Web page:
Prevention of neck injury in frontal impacts
conference contributionposted on 2013-04-24, 09:20 authored by Andrew MorrisAndrew Morris, Jo BarnesJo Barnes, Niklas Truedsson, Ted Olsson, Brian Fildes, Anders Kullgren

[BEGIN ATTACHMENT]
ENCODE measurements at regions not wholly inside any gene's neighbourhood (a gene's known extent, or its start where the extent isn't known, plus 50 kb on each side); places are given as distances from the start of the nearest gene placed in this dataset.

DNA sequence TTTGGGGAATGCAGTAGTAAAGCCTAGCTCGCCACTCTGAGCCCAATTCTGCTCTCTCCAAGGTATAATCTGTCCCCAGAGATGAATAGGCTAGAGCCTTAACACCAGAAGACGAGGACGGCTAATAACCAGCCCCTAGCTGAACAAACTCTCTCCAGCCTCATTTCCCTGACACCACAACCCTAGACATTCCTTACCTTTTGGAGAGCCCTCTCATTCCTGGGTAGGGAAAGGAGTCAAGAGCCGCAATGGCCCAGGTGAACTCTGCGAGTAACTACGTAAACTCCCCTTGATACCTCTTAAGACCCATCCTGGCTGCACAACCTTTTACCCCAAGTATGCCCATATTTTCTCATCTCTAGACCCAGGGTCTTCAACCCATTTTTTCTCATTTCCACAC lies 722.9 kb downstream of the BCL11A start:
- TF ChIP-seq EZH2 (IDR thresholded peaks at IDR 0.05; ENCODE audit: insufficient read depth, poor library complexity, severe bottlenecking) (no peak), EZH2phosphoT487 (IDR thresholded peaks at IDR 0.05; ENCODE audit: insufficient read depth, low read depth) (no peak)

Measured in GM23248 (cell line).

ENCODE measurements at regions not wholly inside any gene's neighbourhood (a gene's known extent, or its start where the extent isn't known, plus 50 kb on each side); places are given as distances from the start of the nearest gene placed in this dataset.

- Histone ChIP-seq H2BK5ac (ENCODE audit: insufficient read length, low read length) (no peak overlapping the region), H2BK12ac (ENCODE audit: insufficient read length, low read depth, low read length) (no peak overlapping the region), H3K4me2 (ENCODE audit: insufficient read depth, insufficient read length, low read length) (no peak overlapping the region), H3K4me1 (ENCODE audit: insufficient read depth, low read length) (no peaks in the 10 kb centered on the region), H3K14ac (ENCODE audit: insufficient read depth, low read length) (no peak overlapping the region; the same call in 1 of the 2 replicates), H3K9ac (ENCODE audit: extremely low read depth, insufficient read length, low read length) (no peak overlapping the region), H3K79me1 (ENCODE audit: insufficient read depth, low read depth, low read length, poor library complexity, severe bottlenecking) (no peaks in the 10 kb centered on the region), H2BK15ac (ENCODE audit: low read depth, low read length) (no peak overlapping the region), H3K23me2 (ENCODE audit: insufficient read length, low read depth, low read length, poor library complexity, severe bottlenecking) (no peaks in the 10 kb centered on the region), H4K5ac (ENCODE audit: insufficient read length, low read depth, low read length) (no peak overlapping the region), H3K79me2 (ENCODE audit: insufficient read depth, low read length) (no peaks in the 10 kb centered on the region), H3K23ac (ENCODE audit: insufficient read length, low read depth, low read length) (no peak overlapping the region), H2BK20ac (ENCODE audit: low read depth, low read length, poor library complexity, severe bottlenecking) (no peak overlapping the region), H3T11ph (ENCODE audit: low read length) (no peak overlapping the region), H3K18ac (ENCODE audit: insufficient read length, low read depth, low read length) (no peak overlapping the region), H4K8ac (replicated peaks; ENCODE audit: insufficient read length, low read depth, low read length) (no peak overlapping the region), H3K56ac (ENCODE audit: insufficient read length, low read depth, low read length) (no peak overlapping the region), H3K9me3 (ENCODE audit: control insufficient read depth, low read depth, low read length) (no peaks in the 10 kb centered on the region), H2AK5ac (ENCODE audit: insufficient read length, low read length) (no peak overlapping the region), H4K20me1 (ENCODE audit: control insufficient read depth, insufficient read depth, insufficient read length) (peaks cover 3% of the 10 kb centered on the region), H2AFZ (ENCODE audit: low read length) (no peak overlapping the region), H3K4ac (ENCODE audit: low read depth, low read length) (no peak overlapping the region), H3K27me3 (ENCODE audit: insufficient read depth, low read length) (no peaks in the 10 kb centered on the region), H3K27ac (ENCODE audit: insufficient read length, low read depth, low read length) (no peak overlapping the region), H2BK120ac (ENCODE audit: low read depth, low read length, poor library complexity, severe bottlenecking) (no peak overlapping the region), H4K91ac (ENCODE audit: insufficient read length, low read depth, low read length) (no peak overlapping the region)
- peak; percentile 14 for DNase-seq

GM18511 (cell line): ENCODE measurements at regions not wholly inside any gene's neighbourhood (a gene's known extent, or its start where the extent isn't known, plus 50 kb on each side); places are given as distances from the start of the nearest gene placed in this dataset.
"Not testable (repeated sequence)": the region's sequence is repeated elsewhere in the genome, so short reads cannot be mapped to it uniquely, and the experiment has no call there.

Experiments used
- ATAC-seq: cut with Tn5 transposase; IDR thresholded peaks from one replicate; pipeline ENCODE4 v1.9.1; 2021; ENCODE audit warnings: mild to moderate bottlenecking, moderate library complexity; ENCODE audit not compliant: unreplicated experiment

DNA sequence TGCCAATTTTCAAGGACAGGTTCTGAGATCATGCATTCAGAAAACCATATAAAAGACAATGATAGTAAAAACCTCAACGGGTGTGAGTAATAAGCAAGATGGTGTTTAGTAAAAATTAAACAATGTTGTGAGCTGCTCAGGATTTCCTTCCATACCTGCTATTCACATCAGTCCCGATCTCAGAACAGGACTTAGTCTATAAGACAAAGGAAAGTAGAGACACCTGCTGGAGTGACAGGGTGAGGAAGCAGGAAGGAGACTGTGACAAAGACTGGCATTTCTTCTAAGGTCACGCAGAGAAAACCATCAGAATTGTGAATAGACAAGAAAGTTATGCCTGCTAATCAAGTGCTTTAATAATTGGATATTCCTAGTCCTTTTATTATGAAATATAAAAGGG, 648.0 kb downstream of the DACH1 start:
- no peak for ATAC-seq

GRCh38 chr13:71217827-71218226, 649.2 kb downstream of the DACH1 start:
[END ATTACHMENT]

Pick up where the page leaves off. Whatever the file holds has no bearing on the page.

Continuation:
'Whiplash' or Soft Tissue Neck Injwy (STNI) has traditionally been recognized as a car-to-car rear impact phenomenon; studies worldwide verify that the risk of sustaining neck injury in a car crash is approximately three-fold the risk of sustaining the same injury in other crash-types. In general, as such injuries are not characterized by a high risk of threat-to-life (as measured by internationally adopted injury severity scales such as the Abbreviated Injury Scale), prevention of them has perhaps not been seen as a high priority. However, in recent times, it has been recognized that such injury can be very debilitating to those afflicted and costs to sociery as a result of the injury can be correspondingly high. Techniques have therefore evolved over the past 5-l0 years that are aimed at the prevention of neck injury, mostly in rear impacts, and these are predominantly based on current understandings of the actual injurycoupled with the injury mechanism. Such studies usually indicate that the design of vehicle seat and head restraint is critical in the prevention of neck injury. However, neck injury does not only occur in rear-end crashes. Some studies have shown that the risk of sustaining neck injury in front and side impacts is between 15-20%. As these crash-types occur more frequently than rear impacts, the actual exposure to neck injury could be higher than in rear impacts. However, so far there have been no design techniques specifically aimed at neck injury prevention in such impacts. Recently, two studies of real-world crashes have examined the effects of arl-bags in frontal impacts. These are reported in this paper. Both studies have shown that the deploying air-bag in conjunction with a seat belt in a frontal crash can significantly reduce the incidence of neck injury in a frontal impact. The first is an on-going study of vehicle crash performance and occupant injury which is being conducted by Folksam Insurance in Sweden using data obtained from on-board crash recorders. The second study uses preliminary data from an on-going study of vehicle crash peiformance and occupant injury, which is being conducted by the Monash Universiy's Accident Research Centre.